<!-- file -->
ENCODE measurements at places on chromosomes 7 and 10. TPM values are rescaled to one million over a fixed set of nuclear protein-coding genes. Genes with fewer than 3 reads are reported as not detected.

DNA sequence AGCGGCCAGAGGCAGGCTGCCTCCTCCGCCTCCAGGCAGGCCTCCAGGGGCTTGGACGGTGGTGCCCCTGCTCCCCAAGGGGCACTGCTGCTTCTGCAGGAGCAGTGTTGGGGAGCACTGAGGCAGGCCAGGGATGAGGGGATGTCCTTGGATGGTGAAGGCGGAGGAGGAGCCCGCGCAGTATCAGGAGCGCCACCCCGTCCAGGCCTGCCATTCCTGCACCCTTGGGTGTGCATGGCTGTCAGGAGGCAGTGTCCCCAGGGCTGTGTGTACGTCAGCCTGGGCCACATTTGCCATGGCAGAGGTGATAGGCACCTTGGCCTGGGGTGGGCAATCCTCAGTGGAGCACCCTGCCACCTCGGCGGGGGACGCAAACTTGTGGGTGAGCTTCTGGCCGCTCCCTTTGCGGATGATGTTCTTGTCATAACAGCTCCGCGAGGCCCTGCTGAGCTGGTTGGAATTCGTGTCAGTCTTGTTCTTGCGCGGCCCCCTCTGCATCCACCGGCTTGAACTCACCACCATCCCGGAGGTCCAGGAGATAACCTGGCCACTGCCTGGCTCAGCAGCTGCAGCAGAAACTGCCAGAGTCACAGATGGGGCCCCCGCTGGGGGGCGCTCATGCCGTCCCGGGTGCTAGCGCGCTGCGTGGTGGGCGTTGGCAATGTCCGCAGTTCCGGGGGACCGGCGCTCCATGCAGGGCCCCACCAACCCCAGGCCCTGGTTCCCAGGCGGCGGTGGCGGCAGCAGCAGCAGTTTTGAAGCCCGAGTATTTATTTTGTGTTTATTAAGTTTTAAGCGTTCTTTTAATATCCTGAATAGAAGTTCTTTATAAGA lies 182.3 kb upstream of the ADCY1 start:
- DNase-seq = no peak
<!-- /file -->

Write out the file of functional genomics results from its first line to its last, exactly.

ENCODE measurements at places on chromosomes 7 and 10. TPM values are rescaled to one million over a fixed set of nuclear protein-coding genes. Genes with fewer than 3 reads are reported as not detected.

DNA sequence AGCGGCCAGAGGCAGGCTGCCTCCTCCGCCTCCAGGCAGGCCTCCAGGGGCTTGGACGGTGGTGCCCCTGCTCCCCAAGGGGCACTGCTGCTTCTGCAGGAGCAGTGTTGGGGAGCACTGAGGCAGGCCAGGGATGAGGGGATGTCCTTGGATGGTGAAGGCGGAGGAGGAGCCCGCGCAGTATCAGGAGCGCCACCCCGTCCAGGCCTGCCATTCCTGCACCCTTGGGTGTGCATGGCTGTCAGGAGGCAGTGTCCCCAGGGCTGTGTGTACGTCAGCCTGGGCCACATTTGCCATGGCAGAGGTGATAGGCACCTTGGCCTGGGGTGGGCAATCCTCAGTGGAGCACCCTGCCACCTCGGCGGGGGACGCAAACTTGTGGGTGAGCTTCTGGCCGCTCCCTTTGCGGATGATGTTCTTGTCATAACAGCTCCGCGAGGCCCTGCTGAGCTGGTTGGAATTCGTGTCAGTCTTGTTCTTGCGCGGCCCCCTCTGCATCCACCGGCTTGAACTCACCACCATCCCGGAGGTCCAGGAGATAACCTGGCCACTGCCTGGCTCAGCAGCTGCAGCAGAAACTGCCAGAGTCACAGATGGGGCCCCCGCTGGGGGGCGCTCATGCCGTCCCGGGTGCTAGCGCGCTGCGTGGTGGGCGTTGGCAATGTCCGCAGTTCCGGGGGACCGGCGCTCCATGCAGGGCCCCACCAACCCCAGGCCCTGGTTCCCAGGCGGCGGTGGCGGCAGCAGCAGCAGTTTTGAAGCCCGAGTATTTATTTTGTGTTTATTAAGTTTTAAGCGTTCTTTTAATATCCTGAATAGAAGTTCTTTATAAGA lies 182.3 kb upstream of the ADCY1 start:
- DNase-seq = no peak